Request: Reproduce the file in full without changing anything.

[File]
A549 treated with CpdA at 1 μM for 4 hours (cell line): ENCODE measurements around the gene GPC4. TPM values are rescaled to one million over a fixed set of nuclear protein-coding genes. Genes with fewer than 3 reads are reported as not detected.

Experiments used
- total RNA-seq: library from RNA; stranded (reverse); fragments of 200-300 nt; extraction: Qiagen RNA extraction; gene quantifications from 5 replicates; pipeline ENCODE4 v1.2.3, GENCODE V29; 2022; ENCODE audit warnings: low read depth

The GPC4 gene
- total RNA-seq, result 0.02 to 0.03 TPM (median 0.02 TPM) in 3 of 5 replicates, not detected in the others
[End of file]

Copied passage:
A549 treated with CpdA at 1 μM for 4 hours (cell line): ENCODE measurements around the gene GPC4. TPM values are rescaled to one million over a fixed set of nuclear protein-coding genes. Genes with fewer than 3 reads are reported as not detected.

Experiments used
- total RNA-seq: library from RNA; stranded (reverse); fragments of 200-300 nt; extraction: Qiagen RNA extraction; gene quantifications from 5 replicates; pipeline ENCODE4 v1.2.3, GENCODE V29; 2022; ENCODE audit warnings: low read depth

The GPC4 gene
- total RNA-seq, result 0.02 to 0.03 TPM (median 0.02 TPM) in 3 of 5 replicates, not detected in the others